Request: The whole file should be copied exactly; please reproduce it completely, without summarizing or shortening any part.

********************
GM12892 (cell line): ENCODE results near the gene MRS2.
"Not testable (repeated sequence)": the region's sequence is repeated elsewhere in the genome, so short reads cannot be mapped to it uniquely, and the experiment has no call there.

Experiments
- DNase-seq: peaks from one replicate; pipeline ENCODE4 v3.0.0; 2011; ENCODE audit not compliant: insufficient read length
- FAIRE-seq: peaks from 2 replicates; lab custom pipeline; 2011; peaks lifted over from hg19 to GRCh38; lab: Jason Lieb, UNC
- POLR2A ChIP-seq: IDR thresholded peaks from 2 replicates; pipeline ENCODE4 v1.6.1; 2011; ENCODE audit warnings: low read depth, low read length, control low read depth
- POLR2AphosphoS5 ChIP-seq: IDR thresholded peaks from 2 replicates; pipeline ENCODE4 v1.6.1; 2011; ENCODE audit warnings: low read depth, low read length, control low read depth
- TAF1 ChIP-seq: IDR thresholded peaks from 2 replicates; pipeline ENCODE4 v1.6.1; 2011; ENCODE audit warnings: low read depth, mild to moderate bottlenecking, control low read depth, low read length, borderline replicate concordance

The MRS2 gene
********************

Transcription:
GM12892 (cell line): ENCODE results near the gene MRS2.
"Not testable (repeated sequence)": the region's sequence is repeated elsewhere in the genome, so short reads cannot be mapped to it uniquely, and the experiment has no call there.

Experiments
- DNase-seq: peaks from one replicate; pipeline ENCODE4 v3.0.0; 2011; ENCODE audit not compliant: insufficient read length
- FAIRE-seq: peaks from 2 replicates; lab custom pipeline; 2011; peaks lifted over from hg19 to GRCh38; lab: Jason Lieb, UNC
- POLR2A ChIP-seq: IDR thresholded peaks from 2 replicates; pipeline ENCODE4 v1.6.1; 2011; ENCODE audit warnings: low read depth, low read length, control low read depth
- POLR2AphosphoS5 ChIP-seq: IDR thresholded peaks from 2 replicates; pipeline ENCODE4 v1.6.1; 2011; ENCODE audit warnings: low read depth, low read length, control low read depth
- TAF1 ChIP-seq: IDR thresholded peaks from 2 replicates; pipeline ENCODE4 v1.6.1; 2011; ENCODE audit warnings: low read depth, mild to moderate bottlenecking, control low read depth, low read length, borderline replicate concordance

The MRS2 gene